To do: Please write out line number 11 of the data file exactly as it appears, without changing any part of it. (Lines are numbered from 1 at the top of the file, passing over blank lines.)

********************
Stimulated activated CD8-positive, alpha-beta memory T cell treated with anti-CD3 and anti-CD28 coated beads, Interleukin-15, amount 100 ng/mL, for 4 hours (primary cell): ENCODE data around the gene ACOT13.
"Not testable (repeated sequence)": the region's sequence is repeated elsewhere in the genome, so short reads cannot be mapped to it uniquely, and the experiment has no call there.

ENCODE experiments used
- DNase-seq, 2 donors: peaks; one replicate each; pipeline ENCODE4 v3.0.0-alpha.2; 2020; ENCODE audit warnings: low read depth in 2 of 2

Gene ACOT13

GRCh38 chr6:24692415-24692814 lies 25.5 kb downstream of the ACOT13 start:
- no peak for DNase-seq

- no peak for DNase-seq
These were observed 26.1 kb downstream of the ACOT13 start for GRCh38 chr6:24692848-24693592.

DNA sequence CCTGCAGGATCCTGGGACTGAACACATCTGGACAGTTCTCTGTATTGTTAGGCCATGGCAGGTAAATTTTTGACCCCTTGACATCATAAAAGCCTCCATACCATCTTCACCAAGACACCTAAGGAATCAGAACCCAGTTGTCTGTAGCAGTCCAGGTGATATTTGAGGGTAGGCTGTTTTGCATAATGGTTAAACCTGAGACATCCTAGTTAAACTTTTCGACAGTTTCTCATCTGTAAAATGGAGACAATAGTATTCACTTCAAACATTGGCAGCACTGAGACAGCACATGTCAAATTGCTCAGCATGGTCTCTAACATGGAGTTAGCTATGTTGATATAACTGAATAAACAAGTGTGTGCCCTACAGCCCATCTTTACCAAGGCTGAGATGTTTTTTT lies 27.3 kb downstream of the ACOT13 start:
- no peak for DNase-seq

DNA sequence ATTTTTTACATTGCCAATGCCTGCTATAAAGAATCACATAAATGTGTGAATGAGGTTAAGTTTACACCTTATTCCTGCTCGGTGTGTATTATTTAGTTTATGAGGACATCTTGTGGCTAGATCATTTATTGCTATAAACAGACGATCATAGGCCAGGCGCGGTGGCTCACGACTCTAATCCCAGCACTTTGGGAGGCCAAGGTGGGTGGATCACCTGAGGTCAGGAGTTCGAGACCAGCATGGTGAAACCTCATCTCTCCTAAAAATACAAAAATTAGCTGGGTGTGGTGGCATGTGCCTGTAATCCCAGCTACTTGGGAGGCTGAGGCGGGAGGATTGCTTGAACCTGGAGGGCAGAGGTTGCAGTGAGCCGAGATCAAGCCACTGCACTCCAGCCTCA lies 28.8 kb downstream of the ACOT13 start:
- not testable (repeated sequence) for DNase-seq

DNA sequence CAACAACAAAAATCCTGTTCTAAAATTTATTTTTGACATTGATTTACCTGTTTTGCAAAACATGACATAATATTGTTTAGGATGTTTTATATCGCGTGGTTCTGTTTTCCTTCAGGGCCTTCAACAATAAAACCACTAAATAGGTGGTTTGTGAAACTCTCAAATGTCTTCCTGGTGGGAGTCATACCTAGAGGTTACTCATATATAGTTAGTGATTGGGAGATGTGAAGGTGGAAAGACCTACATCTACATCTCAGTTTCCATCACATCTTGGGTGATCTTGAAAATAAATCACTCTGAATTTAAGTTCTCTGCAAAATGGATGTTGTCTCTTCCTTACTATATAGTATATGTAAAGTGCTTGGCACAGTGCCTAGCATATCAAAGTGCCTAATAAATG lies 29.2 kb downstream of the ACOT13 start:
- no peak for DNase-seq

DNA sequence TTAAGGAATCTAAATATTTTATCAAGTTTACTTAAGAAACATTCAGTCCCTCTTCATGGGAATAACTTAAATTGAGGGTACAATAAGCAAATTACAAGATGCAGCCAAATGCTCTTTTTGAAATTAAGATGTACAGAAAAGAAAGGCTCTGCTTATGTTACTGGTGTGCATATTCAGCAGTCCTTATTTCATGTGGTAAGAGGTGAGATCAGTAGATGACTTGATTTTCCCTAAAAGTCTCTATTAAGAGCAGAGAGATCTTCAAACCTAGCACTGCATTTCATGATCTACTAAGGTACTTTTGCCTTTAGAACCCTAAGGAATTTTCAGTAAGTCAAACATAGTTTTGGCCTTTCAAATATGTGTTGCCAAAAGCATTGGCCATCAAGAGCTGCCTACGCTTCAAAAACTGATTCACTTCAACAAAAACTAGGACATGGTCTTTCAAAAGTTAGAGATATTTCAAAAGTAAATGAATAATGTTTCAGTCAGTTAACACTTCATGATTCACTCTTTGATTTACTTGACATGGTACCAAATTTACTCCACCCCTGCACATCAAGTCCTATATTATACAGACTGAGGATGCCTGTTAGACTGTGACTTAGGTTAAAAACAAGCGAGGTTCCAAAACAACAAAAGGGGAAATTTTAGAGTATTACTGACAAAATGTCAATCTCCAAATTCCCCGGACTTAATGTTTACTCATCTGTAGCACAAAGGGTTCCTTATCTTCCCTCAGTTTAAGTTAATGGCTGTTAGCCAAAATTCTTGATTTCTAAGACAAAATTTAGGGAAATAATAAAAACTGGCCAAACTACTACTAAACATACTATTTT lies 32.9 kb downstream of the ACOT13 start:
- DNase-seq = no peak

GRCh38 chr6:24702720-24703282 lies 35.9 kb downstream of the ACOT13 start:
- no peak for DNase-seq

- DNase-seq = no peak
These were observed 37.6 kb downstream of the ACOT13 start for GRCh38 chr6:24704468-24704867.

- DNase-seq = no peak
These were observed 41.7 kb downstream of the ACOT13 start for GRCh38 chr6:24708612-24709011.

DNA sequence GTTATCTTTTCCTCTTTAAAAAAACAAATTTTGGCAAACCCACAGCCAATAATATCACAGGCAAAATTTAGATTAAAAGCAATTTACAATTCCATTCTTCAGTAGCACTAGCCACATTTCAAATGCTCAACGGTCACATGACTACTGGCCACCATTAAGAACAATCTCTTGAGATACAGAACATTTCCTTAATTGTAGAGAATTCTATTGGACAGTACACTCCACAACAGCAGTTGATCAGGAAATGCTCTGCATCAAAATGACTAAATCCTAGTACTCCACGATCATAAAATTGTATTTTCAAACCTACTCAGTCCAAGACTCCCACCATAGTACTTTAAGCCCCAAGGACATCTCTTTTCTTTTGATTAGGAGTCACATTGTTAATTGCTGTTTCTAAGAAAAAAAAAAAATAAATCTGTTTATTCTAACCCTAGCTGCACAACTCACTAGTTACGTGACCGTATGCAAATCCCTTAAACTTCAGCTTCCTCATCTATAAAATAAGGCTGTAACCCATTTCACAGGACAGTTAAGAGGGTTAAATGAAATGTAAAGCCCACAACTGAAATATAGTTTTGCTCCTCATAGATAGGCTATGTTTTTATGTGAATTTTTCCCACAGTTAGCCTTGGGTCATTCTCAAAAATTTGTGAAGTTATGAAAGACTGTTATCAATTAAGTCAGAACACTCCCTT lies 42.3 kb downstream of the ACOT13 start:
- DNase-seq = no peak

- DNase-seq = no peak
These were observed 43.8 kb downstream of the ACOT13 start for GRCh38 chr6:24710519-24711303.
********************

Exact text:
- no peak for DNase-seq